Tapia syndrome: an Unusual Complication to Recognize at the Time of the COVID-19 Pandemic

Author(s): Michaël Piagnerelli, Delphine Ranwez, Perrine Arnould, Chloe d’Adesky, Patrick Biston, Myriam Houa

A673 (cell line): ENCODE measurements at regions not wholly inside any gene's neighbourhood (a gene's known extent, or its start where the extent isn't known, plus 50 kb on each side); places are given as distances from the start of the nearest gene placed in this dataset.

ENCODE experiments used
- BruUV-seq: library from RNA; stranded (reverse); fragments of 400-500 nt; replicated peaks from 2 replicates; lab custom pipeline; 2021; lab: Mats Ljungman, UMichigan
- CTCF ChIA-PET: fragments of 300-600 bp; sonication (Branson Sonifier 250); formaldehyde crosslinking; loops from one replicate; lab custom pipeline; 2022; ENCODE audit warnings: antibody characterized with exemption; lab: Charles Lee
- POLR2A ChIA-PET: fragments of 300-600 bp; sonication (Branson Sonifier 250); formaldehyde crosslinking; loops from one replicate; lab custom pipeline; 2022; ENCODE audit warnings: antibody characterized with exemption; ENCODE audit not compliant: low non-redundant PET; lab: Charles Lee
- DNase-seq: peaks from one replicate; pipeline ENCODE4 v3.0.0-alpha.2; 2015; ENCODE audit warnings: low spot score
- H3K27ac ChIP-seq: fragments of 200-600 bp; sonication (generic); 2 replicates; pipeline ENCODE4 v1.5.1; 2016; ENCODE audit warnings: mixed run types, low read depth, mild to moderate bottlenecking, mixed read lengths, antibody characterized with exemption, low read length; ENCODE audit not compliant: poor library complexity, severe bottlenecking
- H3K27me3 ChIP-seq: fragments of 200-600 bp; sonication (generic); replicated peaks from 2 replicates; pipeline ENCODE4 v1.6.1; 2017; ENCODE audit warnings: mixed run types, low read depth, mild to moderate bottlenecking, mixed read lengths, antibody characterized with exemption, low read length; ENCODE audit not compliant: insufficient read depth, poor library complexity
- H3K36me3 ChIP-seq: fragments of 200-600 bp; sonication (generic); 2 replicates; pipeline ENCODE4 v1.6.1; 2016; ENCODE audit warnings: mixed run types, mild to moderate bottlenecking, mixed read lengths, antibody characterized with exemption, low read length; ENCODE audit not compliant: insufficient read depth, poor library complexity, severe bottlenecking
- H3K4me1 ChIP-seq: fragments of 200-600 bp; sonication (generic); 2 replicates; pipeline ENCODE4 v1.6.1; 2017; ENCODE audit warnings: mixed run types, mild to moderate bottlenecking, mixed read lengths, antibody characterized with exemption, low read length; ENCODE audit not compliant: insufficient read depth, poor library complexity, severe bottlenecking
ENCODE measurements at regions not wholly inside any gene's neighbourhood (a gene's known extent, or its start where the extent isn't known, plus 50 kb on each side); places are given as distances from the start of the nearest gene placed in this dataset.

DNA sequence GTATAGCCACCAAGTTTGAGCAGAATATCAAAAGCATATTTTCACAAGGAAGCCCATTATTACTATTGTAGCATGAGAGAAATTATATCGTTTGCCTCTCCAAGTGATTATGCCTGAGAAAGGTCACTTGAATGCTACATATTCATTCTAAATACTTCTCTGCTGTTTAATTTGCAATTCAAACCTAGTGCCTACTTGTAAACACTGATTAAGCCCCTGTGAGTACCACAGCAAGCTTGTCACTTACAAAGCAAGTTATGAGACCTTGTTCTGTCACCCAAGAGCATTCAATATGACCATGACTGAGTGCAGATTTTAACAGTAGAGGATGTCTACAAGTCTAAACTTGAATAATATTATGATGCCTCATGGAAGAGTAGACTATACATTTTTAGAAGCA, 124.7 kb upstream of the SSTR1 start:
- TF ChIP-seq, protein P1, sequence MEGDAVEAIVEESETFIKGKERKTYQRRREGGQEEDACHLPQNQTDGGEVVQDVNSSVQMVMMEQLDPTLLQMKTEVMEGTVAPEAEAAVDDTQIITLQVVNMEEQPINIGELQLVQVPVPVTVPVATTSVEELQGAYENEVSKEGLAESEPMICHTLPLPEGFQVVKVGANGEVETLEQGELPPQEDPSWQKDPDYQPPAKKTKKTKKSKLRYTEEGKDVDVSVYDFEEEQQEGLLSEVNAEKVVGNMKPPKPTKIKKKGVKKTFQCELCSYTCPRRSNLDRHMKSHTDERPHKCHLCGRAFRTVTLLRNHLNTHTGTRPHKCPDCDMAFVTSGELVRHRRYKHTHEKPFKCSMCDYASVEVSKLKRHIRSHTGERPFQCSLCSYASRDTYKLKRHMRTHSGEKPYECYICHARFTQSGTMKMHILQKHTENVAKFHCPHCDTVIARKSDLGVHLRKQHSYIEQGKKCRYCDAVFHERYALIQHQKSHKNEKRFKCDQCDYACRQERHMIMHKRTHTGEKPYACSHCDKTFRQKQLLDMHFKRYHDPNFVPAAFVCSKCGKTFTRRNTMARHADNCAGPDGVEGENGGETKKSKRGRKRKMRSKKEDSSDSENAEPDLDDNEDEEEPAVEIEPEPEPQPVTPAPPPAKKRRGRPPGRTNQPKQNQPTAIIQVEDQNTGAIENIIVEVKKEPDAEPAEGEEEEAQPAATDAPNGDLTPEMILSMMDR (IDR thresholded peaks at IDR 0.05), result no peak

Guidelines for acute respiratory distress syndrome (ARDS) management include sedation, neuromuscular blockade for protective ventilation and the need for the prone position. This technique can lead to neurologic sequelae like the Tapia syndrome following the patient position. We reported two ARDS COVD-19 patients with Tapia syndrome due to prone position. Both patients, a white European 57 year-old female and a Black African 50 year-old male, were intensive care unit (ICU) admitted for ARDS due to COVID-19. They were orotracheal intubated and mechanical ventilated for respectively 23 and 68 days with 7 and 4 sessions of prone position. Both were tracheotomized during their ICU stay. We observed during the respiratory weaning, swallowing difficulties associated with a tongue deviation during protusion and paralysis of the ipsilateral vocal cord suggesting a Tapia syndrome. Prone position for the treatment of hypoxic ARDS COVID-19 patients with lateral flexion of the head could induce a compression on the lower cranial nerves and their collateral branches and lead to the Tapia syndrome with long neurologic sequelae: swallowing disorder, dysarthria and dysphagia due to difficulty to move the tongue with paralysis of the vocal cord. Because mechanical ventilation on prone position is a cornerstone of the treatment of hypoxic COVID-19 patients, the number of patients with Tapia syndrome may increase in the future.

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